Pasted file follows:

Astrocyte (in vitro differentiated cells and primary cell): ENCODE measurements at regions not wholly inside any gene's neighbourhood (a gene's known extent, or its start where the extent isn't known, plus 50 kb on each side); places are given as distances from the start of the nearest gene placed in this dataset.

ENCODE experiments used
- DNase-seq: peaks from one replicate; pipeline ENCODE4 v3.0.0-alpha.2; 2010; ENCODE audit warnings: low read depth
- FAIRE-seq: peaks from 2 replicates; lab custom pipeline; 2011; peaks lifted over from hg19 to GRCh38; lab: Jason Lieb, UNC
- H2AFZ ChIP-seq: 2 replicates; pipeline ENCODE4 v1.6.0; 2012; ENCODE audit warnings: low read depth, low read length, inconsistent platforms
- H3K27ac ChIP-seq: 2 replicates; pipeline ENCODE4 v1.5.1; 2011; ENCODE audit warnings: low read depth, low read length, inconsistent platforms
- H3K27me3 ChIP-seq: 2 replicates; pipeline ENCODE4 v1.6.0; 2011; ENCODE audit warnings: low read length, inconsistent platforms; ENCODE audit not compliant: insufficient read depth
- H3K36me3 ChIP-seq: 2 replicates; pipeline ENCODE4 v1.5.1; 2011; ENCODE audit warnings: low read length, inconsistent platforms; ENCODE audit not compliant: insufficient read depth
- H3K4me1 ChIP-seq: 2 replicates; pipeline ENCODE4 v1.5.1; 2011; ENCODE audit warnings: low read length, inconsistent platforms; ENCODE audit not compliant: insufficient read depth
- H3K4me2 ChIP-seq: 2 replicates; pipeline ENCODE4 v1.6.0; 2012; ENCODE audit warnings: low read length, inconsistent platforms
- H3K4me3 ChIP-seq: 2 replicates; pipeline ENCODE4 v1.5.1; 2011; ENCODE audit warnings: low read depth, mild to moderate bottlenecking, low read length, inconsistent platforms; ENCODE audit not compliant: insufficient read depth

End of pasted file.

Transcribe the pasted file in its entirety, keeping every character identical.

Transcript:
Astrocyte (in vitro differentiated cells and primary cell): ENCODE measurements at regions not wholly inside any gene's neighbourhood (a gene's known extent, or its start where the extent isn't known, plus 50 kb on each side); places are given as distances from the start of the nearest gene placed in this dataset.

ENCODE experiments used
- DNase-seq: peaks from one replicate; pipeline ENCODE4 v3.0.0-alpha.2; 2010; ENCODE audit warnings: low read depth
- FAIRE-seq: peaks from 2 replicates; lab custom pipeline; 2011; peaks lifted over from hg19 to GRCh38; lab: Jason Lieb, UNC
- H2AFZ ChIP-seq: 2 replicates; pipeline ENCODE4 v1.6.0; 2012; ENCODE audit warnings: low read depth, low read length, inconsistent platforms
- H3K27ac ChIP-seq: 2 replicates; pipeline ENCODE4 v1.5.1; 2011; ENCODE audit warnings: low read depth, low read length, inconsistent platforms
- H3K27me3 ChIP-seq: 2 replicates; pipeline ENCODE4 v1.6.0; 2011; ENCODE audit warnings: low read length, inconsistent platforms; ENCODE audit not compliant: insufficient read depth
- H3K36me3 ChIP-seq: 2 replicates; pipeline ENCODE4 v1.5.1; 2011; ENCODE audit warnings: low read length, inconsistent platforms; ENCODE audit not compliant: insufficient read depth
- H3K4me1 ChIP-seq: 2 replicates; pipeline ENCODE4 v1.5.1; 2011; ENCODE audit warnings: low read length, inconsistent platforms; ENCODE audit not compliant: insufficient read depth
- H3K4me2 ChIP-seq: 2 replicates; pipeline ENCODE4 v1.6.0; 2012; ENCODE audit warnings: low read length, inconsistent platforms
- H3K4me3 ChIP-seq: 2 replicates; pipeline ENCODE4 v1.5.1; 2011; ENCODE audit warnings: low read depth, mild to moderate bottlenecking, low read length, inconsistent platforms; ENCODE audit not compliant: insufficient read depth